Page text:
Mistakes happen. How you handle them makes a difference. Or at least, it should. Lawrence, of Raleigh, N.C., feels ill-treated by Comcast. When he moved from Maryland, he mistakenly packed one of his Comcast cable set-top boxes. The box was going to be in storage for six months.
“We explained the situation to the Comcast rep who told us that we had 60 days to return it or we would be billed $50.00,” Lawrence told ConsumerAffairs.com. “We asked the rep whether we should pay right then or wait for the bill and she said Comcast would send a bill.”
Lawrence received a bill dated June 7 with a due date of June 28. He says he received and paid the bill on June 13. On June 29, he said he received a letter from a collection agency dated June 23. Keep in mind the bill wasn't due until June 28.
“After explaining about the collection letter, the manager said to my wife that Comcast 'sends the bill to the customer and notifies the collection agency the same day,'" Lawrence said. “This constitutes consumer credit fraud by falsely claiming non-payment on a bill the consumer has not even received yet.”
It's hard to imagine that this is anything other than a mistake that no one wants to take responsibility for. If Lawrence can't get someone at Comcast to rescind the collection order, he'll have to contact each of the three credit agencies and initiate disputes on the charge.
Not so rewarding
When you check out at some chain stores the clerk might ask if you want to enroll in the store's rewards program. There may be no harm in doing so, but Teresa, of South Hadley, Mass., said she didn't find the Staples Rewards program all that rewarding.
I was persuaded to believe that returning ink cartridges and buying ink cartridges at the Staples store would make me a better consumer, and save money on my next ink purchase,” Teresa said. “However, the time constraint and product constraints which Staples places on the coupon completely nullifies the 'reward.'”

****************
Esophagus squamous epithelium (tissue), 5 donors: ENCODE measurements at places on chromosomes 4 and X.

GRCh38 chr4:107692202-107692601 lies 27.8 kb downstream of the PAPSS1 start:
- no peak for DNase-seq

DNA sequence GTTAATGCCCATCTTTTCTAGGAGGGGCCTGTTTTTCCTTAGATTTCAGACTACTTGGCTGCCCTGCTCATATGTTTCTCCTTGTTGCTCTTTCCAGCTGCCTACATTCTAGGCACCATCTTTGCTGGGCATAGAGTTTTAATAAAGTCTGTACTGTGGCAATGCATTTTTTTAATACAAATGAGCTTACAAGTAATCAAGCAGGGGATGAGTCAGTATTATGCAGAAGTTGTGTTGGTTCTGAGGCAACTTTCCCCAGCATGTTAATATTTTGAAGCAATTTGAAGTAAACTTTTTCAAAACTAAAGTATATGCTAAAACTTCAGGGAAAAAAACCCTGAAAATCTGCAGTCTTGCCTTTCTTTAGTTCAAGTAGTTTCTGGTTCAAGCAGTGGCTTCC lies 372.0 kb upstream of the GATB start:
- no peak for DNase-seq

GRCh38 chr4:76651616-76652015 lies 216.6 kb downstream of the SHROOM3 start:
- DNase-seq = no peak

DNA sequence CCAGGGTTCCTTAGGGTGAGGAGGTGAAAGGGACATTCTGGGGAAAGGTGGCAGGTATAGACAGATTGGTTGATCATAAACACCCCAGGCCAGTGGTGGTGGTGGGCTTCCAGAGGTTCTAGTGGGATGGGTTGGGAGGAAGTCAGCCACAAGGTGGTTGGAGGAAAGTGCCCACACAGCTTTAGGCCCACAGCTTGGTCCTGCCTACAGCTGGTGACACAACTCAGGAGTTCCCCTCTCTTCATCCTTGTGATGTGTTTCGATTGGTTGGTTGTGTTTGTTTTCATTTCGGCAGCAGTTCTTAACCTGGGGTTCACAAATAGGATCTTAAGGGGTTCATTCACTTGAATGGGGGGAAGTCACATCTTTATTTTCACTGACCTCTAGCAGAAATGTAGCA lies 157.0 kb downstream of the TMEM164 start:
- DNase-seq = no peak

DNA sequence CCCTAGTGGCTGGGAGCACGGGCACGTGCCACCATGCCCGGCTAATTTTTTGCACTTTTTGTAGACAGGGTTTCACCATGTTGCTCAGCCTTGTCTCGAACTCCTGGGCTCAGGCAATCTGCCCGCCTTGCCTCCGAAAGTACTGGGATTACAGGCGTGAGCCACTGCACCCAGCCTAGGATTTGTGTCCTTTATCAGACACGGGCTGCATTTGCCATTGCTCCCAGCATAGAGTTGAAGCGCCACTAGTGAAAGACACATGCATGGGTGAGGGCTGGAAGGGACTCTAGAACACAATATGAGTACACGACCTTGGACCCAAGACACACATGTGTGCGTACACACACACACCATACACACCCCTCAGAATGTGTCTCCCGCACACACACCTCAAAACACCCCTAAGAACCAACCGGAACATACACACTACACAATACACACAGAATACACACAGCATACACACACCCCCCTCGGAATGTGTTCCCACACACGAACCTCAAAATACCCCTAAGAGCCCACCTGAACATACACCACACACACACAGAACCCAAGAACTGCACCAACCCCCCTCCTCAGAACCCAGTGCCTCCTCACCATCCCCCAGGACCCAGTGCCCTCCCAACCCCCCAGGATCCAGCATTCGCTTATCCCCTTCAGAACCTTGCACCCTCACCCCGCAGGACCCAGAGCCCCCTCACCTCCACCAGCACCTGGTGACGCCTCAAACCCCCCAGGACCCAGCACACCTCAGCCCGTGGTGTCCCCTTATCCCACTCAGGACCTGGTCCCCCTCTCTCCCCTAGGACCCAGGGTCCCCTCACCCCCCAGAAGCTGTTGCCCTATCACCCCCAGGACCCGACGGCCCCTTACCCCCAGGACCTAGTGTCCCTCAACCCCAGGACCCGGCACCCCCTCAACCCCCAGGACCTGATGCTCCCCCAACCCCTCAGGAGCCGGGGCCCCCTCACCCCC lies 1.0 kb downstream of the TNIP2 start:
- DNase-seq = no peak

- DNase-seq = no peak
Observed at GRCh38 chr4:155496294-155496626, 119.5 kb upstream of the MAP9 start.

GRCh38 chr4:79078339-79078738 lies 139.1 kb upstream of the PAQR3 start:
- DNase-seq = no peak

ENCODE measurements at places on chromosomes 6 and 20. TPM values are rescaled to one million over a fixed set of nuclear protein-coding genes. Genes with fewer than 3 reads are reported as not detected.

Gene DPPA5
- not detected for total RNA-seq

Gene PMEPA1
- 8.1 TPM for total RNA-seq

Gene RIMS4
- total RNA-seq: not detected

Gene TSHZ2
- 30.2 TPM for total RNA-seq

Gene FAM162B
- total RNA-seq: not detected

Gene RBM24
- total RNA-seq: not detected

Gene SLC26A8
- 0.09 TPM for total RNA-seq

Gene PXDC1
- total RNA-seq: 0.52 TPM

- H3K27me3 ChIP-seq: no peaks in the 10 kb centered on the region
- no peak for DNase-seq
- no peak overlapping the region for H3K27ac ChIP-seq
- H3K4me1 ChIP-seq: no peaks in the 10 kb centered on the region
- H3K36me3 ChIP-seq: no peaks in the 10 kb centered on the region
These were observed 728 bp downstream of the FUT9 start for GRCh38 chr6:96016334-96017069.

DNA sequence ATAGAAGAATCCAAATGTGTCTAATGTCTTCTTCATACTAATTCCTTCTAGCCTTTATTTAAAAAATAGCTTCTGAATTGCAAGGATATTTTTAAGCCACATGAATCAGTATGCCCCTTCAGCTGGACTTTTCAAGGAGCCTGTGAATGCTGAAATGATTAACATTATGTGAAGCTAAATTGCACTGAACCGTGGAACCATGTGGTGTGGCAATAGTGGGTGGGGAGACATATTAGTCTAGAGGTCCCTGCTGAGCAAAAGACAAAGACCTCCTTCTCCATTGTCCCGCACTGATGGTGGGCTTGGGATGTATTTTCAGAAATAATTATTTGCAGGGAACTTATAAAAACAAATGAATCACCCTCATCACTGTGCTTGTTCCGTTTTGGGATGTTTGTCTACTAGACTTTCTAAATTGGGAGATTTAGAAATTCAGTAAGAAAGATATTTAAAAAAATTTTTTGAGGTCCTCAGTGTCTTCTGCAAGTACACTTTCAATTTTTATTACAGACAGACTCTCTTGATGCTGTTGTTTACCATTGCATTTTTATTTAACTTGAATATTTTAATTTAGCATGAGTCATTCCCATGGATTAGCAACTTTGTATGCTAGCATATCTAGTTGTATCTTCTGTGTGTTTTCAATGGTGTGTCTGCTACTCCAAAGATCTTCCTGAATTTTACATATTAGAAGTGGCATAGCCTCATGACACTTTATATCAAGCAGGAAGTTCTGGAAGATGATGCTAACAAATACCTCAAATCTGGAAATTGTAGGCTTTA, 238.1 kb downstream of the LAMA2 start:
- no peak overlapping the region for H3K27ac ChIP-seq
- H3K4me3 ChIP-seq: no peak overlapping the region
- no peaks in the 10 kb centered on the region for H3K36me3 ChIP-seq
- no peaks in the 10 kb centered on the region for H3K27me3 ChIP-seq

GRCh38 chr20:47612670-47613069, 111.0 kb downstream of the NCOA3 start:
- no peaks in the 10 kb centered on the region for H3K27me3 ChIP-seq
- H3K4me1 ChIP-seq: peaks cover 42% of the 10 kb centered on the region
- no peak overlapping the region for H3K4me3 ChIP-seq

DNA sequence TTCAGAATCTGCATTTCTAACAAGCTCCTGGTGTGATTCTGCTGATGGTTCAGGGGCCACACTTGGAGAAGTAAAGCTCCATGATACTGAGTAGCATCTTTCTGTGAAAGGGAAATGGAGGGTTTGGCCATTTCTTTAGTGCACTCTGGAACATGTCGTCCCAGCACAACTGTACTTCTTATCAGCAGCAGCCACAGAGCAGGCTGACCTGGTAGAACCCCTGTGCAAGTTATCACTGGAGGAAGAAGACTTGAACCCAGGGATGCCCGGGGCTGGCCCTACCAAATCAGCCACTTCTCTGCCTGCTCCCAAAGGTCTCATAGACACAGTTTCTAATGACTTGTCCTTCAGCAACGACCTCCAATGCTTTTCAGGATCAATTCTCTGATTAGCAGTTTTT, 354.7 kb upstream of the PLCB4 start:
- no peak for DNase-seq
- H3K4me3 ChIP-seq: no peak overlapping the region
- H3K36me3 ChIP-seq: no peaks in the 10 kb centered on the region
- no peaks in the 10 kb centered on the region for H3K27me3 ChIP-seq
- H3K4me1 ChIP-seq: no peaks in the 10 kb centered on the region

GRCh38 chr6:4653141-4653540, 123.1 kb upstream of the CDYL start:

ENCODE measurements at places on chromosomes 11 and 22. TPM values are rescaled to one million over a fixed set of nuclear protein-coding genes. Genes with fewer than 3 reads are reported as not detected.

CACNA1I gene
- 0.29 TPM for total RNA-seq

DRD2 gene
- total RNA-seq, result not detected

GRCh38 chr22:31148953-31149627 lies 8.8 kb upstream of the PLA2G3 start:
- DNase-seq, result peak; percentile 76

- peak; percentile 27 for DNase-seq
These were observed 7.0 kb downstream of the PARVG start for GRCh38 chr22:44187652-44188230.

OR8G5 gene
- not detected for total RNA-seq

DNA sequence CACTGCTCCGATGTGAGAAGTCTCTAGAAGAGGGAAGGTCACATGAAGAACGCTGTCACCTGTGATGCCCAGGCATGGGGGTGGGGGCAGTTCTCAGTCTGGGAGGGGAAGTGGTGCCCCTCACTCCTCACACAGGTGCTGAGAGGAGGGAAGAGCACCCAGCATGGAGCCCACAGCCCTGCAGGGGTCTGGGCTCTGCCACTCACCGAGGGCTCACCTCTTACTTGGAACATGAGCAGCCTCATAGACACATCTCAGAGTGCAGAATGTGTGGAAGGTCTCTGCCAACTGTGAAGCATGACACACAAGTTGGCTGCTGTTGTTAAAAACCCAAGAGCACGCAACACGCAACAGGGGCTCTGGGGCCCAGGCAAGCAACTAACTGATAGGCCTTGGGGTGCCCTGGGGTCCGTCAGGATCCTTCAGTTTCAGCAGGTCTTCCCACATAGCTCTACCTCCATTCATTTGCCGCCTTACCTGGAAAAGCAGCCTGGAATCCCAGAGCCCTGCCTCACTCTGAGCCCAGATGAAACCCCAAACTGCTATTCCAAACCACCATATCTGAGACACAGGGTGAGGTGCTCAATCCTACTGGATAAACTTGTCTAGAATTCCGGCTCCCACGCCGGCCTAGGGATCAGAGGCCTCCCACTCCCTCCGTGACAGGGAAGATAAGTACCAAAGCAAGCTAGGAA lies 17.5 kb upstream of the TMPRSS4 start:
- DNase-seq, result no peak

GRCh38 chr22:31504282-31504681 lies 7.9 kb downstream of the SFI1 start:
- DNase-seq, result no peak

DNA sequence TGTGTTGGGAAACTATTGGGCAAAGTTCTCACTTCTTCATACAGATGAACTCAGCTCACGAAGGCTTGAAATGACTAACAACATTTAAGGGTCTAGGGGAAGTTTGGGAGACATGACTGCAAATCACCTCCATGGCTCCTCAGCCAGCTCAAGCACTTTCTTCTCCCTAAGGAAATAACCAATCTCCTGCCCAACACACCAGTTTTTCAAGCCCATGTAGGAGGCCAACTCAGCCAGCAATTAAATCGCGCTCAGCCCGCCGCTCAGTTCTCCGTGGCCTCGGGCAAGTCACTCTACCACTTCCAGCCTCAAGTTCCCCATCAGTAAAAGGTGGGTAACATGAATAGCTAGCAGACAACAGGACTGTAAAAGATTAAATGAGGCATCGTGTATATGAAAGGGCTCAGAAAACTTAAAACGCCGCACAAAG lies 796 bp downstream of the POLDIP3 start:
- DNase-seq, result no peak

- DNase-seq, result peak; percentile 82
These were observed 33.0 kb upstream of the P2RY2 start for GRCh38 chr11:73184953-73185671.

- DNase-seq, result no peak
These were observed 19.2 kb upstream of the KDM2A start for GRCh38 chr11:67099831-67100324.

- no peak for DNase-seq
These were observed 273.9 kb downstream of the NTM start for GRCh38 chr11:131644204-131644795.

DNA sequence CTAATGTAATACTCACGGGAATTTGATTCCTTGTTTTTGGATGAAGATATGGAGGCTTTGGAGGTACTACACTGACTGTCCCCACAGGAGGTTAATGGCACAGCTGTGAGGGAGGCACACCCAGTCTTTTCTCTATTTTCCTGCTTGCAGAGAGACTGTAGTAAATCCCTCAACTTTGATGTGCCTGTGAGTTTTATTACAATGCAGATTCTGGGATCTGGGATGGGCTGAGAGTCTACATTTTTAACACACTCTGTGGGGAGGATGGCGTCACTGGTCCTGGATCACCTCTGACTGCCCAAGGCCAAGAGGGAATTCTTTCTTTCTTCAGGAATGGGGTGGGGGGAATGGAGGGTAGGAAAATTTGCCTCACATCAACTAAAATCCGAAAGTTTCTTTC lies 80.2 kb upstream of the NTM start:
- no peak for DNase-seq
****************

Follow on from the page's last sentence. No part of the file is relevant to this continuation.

Teresa said she paid what she considers a high price for the original purchased ink cartridges and went out of her way to return ink cartridges there and make other purchase there.
“I do not have any tangible 'reward' or discount or savings on future ink cartridge purchases, contrary to the Staples Reward promise,” she said. At the end of June, Staples emailed a $4 coupon on an ink product that I do not use. Back in April, I bought a product based on belief that I would regain part of the price, eventually. I anticipated saving money on my next purchase. During the time that I waited for the receipt of the coupon, I did not look for or research other prices of similar products. Therefore I have become not only poorer, but less informed.”
Keep in mind, rewards programs are designed for the store's benefit, not yours. They might save you money on things you need, but then again they might not.
More than a simple mistake?
Richard, of Fairhope, Alaska, wants to know if any other consumers have experienced the problem he describes with T-Mobile's automated bill payment.
“When paying online via a checking account the routing number was incorrect and missing a leading zero,” Richard told ConsumerAffairs.com. “I have always paid this way manually every month because I do not do automated payment anywhere. The transaction failed cause i noticed a week later that my checking account had not been debited so I contacted T-Mobile and paid with a credit card. I am pretty confident that I did not make an error. Now they are charging me a $20 transaction failure fee.”
If others have experience this, let us know. Meanwhile, if your bank has free bill pay, that might be a better way to pay bills than each individual company's automated site.
For-profit colleges have come under intense scrutiny lately for their placement of students in expensive loan program. Melquiades, of Long Beach, Calif., wonders why her classes at DeVry Long Beach are so expensive. She transferred in with a number of existing credit hours, but ended up racking up $85,000 in school loans. And what did her expensive education get her?
“I majored in Network Communication Management,” she said. “The job lead offered me in April was the McDonald's hiring frenzy which my career adviser urged me to attend.”